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Ambient Assistive Technology Considered Harmful

Abstract

Ambient assistive technology (AAT) is envisioned as a powerful tool for facing the growing demands the demographic change toward an aging society puts on care. While AAT is often expected to increase the quality of life of older people, this paper holds that relevant interventions often embody values that can contradict such visions, and in some cases even be harmful to care receivers. We argue that the strong focus AAT puts on illness and risk management reflects a medical model of care, which often disregards the psychosocial challenges that impairments and disabilities associated with old age can rise. We suggest that design of AAT could benefit from using the social model of care as design inspiration and value foundation. Such an approach puts focus on the person rather than the illness. The paper ends by providing a short description of work in which the social model of care is adopted as a basis for design of AAT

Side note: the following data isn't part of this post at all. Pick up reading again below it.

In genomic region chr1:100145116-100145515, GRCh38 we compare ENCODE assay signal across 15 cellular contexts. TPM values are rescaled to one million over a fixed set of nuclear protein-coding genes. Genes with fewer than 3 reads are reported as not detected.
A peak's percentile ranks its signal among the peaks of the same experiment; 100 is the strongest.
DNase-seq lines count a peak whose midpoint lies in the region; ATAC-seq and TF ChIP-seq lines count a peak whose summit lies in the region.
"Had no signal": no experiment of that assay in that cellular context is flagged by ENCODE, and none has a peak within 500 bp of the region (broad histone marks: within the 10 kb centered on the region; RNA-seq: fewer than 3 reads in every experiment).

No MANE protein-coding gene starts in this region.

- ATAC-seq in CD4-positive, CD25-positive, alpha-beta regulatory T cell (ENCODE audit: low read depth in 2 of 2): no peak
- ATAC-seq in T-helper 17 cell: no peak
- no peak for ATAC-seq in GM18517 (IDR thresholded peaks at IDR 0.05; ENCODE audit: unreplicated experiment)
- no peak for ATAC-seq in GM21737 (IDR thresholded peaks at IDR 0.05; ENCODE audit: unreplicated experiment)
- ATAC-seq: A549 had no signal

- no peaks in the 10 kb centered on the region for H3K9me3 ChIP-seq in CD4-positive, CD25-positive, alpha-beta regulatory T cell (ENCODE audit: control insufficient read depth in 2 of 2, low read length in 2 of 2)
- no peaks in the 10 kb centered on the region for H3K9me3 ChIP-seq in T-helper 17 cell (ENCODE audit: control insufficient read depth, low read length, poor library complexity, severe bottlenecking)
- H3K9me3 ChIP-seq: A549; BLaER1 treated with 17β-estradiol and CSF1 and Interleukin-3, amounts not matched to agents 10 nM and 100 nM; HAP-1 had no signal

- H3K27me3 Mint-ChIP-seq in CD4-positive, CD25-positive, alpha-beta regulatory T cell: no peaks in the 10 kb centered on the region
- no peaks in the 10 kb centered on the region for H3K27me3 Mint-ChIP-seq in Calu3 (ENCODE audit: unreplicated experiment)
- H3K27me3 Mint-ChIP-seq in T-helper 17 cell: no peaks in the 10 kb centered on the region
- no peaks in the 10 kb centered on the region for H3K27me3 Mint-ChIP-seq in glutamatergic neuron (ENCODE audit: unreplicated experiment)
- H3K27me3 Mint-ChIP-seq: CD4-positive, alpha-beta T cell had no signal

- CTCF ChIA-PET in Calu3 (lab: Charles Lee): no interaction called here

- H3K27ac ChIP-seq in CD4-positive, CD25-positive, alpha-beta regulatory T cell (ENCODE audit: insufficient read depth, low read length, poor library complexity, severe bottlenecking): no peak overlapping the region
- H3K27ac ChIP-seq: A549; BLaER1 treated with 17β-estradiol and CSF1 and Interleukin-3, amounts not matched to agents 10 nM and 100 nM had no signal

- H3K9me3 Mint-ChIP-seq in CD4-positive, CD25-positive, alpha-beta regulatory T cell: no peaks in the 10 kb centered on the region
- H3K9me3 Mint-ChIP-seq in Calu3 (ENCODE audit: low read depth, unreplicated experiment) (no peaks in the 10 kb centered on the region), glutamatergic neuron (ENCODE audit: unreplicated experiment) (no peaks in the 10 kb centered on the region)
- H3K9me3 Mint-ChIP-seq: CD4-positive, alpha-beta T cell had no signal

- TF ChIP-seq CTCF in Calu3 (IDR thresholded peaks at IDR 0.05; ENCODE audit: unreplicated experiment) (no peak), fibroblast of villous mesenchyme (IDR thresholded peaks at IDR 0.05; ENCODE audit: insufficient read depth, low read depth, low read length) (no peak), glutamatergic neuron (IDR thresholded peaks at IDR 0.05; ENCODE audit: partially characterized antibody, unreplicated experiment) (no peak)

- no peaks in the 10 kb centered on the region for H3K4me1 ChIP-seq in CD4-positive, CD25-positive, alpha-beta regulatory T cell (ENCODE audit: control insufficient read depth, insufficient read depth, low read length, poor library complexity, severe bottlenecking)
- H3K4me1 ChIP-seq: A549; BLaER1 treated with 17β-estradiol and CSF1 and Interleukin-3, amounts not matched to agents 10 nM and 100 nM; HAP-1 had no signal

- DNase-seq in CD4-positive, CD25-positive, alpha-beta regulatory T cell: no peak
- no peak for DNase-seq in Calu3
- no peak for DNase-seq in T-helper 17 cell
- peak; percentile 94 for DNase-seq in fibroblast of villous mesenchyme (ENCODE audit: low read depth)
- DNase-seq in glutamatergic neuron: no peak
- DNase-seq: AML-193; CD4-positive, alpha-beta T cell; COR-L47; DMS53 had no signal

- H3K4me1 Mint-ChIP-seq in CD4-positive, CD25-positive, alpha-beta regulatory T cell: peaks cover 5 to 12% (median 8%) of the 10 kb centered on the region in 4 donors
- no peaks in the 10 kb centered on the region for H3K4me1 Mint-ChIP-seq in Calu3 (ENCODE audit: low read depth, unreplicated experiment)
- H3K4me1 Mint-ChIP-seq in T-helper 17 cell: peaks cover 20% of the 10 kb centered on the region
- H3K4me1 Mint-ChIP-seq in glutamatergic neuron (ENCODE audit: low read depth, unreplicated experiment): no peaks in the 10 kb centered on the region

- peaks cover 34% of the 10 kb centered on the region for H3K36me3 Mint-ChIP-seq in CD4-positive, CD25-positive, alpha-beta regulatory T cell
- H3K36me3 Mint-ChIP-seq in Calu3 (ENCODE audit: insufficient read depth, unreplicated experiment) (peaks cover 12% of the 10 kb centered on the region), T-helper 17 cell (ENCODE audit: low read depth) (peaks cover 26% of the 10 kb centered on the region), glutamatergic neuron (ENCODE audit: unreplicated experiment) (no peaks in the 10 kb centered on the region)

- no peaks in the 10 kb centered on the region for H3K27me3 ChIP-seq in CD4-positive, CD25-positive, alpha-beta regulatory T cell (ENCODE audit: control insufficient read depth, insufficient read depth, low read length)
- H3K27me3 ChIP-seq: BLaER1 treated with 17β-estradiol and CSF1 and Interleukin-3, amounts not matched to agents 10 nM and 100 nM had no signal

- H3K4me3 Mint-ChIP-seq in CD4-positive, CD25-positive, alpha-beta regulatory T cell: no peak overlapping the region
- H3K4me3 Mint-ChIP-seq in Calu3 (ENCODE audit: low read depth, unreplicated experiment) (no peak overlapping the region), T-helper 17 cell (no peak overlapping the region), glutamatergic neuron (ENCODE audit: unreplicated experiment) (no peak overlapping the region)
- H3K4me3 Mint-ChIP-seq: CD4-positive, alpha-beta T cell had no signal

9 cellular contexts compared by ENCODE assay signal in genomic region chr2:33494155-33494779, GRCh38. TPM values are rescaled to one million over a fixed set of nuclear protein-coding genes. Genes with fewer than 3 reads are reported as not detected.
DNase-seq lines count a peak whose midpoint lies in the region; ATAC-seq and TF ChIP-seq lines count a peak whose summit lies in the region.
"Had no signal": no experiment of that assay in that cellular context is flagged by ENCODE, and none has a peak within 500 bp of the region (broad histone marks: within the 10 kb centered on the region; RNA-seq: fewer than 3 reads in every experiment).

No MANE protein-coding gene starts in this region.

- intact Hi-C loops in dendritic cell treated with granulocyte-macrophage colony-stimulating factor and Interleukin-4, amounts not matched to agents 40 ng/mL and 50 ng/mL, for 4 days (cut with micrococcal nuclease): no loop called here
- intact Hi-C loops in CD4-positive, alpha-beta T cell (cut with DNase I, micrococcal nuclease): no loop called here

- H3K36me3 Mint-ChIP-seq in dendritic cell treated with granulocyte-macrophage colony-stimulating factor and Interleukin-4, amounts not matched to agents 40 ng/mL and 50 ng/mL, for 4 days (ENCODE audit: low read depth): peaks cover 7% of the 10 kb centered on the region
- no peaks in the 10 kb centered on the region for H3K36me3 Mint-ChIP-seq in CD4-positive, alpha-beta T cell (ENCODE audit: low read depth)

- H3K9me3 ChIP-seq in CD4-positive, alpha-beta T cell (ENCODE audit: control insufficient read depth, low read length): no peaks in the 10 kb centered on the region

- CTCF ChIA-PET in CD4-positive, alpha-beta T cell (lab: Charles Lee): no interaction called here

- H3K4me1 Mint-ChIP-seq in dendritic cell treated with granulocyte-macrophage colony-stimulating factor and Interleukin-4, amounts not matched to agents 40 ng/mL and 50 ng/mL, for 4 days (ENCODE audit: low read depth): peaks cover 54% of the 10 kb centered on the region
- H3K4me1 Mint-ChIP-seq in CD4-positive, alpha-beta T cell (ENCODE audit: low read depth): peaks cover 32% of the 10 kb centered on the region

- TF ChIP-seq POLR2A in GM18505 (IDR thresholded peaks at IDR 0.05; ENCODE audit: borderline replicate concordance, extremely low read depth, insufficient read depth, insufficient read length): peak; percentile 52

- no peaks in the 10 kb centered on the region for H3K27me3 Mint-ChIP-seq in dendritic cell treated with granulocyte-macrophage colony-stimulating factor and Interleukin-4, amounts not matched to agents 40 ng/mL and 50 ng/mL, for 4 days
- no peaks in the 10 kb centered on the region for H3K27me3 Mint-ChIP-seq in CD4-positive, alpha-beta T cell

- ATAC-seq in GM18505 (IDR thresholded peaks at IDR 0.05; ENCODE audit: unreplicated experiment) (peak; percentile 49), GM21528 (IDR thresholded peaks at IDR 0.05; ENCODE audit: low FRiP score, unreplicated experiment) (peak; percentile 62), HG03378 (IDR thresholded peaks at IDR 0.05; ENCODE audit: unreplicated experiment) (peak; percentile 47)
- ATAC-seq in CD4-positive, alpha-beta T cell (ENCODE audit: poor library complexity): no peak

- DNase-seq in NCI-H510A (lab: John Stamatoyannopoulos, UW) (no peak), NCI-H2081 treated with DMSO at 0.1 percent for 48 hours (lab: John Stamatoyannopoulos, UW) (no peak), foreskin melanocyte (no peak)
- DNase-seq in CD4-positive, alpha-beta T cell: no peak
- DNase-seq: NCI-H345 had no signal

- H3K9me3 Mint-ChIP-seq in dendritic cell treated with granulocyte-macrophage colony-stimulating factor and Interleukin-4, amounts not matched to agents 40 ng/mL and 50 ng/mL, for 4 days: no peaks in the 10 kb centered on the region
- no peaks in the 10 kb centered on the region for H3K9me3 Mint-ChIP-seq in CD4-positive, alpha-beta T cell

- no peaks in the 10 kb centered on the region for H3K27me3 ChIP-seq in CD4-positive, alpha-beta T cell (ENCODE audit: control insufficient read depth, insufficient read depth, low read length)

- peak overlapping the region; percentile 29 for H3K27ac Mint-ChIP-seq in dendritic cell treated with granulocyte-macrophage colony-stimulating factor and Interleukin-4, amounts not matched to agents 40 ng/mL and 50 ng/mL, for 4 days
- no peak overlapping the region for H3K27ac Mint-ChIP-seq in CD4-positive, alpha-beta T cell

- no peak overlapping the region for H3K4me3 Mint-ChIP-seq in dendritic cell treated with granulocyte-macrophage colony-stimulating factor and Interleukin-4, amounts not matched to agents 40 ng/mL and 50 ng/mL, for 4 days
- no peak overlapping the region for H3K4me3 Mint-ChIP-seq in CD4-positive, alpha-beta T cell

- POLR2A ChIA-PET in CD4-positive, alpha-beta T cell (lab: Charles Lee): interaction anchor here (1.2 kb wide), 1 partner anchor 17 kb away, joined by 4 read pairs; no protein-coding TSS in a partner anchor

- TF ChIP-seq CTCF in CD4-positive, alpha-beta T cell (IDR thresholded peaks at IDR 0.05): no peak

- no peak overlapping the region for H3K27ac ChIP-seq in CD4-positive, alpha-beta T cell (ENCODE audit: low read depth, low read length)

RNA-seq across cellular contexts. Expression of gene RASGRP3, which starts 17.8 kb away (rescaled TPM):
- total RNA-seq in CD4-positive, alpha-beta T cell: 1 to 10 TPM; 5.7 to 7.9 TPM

Category

Academic chapter/article/Conference paper

Language

English

Author(s)

  • Yngve Dahl
  • Babak Farshchian
  • Anders Kofod-Petersen
  • Silje Bøthun
  • Kristine Holbø
  • Jarl Reitan

Affiliation

  • SINTEF Digital / Software Engineering, Safety and Security
  • SINTEF Digital / Health Research

Year

2013

Publisher

Springer

Book

Universal Access in Human-Computer Interaction: Applications and Services for Quality of Life. 7th International Conference, UAHCI 2013, Held as Part of HCI International 2013, Las Vegas, NV, USA, July 21-26, 2013, Proceedings, Part III

Issue

part 3

ISBN

978-3-642-39193-4

Page(s)

38 - 47

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